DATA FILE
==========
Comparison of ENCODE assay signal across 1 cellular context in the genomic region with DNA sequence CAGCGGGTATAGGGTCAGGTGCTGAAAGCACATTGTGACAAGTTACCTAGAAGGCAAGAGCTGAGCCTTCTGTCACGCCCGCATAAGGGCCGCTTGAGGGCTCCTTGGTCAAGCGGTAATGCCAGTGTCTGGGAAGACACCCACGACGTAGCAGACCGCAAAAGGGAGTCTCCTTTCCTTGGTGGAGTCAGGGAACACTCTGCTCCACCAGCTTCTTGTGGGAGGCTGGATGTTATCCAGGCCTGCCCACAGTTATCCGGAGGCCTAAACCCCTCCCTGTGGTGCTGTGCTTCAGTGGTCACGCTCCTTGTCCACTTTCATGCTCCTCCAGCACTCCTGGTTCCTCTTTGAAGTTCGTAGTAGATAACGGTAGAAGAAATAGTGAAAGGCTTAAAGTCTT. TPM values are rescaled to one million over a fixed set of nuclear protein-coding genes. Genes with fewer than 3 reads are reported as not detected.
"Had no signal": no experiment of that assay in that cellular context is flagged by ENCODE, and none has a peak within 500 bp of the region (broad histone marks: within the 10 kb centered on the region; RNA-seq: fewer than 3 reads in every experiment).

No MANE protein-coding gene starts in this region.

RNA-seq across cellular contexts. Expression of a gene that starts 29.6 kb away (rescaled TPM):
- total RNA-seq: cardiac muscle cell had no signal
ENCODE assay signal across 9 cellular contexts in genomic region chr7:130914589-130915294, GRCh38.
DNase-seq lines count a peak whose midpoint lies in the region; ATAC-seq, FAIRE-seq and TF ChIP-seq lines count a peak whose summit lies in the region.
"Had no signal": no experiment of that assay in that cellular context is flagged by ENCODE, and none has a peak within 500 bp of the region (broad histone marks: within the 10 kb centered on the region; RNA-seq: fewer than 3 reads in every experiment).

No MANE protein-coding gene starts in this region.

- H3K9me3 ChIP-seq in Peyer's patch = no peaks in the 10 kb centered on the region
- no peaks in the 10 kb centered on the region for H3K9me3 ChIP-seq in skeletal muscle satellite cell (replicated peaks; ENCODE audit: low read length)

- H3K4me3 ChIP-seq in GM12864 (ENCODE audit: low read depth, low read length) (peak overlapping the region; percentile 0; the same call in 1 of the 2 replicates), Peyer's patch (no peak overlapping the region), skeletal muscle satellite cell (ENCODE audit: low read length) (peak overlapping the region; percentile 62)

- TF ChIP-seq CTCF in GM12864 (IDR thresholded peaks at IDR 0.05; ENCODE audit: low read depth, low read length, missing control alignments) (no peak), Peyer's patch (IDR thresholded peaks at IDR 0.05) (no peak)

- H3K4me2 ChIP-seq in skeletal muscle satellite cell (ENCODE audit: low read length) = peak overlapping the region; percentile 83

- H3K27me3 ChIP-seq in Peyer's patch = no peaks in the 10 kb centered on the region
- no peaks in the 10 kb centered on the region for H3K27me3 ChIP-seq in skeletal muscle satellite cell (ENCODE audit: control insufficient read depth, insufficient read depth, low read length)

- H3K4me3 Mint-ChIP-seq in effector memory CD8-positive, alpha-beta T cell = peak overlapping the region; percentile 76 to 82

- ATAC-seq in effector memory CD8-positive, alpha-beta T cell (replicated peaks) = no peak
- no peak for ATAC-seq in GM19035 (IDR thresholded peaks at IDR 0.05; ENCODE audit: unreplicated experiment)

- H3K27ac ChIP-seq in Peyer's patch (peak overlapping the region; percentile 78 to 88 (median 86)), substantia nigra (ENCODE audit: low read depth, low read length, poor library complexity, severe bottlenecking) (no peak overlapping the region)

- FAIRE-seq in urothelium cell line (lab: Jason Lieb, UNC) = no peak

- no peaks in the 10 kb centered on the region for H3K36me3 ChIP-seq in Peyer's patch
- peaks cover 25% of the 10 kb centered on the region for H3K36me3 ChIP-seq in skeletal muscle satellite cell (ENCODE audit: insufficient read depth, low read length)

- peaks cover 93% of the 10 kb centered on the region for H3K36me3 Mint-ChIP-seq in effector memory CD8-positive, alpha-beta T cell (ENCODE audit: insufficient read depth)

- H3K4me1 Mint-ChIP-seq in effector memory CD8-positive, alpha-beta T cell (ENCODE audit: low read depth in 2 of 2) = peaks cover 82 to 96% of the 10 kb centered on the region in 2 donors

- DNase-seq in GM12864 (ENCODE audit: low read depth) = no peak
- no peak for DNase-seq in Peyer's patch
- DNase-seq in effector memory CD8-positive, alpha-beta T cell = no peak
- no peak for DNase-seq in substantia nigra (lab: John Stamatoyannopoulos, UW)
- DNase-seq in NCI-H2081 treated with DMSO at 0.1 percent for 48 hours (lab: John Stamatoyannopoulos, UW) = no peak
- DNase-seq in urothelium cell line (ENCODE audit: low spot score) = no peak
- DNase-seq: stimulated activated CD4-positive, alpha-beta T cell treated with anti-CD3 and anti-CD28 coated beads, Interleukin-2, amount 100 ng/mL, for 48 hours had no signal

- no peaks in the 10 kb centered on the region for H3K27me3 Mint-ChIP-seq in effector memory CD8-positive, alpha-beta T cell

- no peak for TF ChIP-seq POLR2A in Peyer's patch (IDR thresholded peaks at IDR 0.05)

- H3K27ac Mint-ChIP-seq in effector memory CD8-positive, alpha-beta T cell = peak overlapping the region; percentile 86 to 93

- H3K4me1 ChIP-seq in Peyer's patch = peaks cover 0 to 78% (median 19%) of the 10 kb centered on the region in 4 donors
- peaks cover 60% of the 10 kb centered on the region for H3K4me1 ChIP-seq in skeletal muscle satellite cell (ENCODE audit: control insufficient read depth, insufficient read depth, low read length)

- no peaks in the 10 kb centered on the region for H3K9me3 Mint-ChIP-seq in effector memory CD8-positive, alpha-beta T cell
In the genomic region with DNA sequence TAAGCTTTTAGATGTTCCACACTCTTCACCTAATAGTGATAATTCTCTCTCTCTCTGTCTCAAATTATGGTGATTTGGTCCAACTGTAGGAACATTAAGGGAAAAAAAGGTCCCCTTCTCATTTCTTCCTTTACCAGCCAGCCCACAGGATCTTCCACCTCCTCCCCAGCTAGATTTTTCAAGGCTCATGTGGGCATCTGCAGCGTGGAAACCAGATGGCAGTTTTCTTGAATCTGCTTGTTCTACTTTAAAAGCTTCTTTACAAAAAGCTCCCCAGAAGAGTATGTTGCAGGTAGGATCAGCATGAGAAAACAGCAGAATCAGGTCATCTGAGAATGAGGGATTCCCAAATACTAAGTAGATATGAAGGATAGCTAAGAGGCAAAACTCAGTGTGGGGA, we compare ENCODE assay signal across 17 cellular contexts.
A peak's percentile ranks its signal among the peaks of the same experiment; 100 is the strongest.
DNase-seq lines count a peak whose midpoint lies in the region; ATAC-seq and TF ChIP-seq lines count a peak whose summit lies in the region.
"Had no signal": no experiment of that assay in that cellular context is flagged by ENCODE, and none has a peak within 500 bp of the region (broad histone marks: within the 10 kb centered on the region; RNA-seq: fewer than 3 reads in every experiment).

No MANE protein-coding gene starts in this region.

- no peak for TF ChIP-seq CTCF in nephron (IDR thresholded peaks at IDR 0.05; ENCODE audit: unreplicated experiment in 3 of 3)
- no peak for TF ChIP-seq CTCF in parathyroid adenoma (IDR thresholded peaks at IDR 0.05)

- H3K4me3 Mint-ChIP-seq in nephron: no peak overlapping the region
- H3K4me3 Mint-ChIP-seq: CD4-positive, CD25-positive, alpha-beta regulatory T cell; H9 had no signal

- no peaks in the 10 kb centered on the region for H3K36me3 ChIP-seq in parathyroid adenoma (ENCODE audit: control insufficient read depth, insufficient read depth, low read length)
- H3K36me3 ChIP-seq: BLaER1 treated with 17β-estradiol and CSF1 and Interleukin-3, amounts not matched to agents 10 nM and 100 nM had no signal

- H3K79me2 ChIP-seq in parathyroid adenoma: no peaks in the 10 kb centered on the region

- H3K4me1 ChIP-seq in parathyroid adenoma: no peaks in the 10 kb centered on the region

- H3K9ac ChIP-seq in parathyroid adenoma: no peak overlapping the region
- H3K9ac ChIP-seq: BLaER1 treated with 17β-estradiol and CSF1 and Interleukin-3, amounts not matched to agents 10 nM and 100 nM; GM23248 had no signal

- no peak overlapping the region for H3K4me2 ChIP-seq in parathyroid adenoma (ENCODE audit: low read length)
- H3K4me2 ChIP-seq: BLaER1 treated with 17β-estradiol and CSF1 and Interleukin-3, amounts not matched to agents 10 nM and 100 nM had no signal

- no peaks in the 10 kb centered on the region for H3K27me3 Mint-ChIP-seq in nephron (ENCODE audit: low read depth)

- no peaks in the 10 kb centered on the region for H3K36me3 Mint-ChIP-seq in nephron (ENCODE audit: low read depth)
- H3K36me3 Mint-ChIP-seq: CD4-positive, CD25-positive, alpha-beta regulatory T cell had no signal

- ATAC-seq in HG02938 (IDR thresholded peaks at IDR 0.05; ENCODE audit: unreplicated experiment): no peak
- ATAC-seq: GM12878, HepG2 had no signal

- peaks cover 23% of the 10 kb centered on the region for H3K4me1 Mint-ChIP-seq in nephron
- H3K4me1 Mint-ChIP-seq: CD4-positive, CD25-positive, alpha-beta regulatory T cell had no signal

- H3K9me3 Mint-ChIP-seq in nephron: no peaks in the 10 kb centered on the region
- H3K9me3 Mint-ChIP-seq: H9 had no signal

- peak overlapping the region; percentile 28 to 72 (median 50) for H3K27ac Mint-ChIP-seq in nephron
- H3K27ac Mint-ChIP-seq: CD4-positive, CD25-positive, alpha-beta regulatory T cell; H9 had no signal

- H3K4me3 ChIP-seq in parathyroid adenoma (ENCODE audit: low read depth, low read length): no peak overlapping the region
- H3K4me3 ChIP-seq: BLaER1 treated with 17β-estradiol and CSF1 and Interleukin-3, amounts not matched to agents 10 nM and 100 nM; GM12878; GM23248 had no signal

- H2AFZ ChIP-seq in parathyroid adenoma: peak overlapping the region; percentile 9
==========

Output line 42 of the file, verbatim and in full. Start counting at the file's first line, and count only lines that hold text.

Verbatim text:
"Had no signal": no experiment of that assay in that cellular context is flagged by ENCODE, and none has a peak within 500 bp of the region (broad histone marks: within the 10 kb centered on the region; RNA-seq: fewer than 3 reads in every experiment).